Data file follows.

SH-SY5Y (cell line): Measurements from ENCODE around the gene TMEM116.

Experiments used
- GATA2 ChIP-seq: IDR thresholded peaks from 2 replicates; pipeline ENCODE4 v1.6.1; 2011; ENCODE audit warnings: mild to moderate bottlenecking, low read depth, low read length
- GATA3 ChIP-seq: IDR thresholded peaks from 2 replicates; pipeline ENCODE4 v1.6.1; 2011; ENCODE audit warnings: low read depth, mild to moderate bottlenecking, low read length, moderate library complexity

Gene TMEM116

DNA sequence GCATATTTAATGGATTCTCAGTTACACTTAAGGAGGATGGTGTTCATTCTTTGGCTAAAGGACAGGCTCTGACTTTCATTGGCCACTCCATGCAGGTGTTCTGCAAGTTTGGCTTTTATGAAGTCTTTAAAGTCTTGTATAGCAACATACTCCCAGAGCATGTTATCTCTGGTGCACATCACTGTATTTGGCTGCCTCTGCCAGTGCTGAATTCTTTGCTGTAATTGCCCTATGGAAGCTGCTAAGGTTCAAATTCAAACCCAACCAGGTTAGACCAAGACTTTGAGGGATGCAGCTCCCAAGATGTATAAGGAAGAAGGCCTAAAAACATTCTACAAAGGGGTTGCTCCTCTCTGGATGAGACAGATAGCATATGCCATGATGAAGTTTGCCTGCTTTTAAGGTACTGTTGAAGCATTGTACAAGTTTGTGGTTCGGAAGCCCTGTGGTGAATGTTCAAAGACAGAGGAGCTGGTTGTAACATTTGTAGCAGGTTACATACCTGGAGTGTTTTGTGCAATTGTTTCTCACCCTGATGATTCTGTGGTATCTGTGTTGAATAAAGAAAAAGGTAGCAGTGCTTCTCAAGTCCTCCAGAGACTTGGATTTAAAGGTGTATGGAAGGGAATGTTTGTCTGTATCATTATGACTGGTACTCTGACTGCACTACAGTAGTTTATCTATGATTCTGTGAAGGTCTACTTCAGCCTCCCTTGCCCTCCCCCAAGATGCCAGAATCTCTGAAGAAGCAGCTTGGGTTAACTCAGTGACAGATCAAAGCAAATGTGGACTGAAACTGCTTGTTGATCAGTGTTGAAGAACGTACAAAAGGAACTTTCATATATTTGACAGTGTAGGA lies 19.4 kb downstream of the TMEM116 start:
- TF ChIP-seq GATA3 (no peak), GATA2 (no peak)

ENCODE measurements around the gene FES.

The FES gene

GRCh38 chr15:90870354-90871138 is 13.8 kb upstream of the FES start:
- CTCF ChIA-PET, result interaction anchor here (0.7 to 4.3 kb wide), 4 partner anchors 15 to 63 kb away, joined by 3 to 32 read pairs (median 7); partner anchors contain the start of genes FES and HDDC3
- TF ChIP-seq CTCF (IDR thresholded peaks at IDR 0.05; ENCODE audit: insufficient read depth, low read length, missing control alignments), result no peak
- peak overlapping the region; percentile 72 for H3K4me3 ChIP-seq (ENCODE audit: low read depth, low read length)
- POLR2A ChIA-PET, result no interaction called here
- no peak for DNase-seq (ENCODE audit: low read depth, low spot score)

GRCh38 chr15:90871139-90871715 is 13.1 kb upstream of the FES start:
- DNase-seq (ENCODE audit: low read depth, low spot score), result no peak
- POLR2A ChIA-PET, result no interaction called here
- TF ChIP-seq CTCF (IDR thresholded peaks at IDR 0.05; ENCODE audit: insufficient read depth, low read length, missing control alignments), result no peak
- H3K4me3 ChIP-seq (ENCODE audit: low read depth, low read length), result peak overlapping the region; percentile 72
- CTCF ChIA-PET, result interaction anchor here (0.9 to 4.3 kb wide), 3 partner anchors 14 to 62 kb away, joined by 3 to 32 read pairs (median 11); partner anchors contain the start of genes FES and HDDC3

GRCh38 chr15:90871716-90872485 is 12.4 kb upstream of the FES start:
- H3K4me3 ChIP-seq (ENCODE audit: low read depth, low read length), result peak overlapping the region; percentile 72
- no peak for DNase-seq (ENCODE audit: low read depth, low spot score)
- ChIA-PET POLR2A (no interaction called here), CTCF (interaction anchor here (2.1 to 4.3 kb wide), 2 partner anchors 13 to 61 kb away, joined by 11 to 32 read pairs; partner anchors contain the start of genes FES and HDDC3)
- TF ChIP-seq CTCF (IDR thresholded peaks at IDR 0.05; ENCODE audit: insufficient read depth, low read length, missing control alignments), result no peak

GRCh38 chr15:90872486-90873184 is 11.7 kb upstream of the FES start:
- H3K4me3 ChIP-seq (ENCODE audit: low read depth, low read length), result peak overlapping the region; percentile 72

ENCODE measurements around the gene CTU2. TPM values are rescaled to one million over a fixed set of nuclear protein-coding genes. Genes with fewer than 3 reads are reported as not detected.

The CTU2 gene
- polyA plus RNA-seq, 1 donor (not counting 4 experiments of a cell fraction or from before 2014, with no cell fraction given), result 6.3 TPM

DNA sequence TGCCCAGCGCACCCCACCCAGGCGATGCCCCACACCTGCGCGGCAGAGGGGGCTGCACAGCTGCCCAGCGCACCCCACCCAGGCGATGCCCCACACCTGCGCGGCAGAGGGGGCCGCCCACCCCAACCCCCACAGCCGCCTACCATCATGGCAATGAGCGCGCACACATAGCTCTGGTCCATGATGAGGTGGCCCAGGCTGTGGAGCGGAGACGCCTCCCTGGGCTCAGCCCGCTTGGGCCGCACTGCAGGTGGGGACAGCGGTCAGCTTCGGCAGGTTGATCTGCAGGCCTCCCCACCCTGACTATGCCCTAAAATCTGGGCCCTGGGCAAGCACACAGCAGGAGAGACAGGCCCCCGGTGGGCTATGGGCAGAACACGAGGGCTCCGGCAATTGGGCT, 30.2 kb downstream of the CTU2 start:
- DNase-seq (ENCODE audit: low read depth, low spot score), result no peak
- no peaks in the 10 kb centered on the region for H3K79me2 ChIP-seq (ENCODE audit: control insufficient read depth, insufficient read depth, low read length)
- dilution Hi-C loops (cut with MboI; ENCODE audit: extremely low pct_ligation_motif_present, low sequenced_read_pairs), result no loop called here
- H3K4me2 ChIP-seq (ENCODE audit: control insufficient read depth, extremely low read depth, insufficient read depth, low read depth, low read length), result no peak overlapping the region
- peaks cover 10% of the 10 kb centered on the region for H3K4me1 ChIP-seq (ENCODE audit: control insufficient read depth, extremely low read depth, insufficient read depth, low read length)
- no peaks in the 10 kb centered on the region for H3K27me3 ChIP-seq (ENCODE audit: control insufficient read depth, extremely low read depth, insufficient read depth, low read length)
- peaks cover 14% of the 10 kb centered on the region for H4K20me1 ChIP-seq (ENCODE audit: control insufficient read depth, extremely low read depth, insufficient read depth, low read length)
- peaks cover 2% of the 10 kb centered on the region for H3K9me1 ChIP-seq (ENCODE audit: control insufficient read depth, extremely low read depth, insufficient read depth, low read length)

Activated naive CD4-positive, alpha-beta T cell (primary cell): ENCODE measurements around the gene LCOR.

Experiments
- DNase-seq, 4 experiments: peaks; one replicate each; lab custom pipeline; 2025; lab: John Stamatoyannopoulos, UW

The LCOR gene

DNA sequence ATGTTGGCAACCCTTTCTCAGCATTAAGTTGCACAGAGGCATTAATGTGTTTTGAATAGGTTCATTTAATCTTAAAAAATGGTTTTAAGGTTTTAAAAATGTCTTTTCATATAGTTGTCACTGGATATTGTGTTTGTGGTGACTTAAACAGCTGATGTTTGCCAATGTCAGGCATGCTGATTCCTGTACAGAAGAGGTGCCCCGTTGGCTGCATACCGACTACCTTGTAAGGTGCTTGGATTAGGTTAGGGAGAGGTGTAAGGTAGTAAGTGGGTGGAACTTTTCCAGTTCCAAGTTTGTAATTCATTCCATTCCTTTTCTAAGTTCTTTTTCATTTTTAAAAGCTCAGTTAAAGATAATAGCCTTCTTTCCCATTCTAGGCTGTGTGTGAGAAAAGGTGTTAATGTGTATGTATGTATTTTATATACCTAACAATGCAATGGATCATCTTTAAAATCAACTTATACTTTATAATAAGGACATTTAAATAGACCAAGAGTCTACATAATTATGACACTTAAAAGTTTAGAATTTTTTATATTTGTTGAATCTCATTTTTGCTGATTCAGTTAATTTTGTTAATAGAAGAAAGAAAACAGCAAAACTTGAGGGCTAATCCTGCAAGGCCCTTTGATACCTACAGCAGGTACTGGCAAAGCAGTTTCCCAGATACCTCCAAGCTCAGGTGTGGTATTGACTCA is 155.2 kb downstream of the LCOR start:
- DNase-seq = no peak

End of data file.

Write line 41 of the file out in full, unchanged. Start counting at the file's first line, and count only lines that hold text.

Activated naive CD4-positive, alpha-beta T cell (primary cell): ENCODE measurements around the gene LCOR.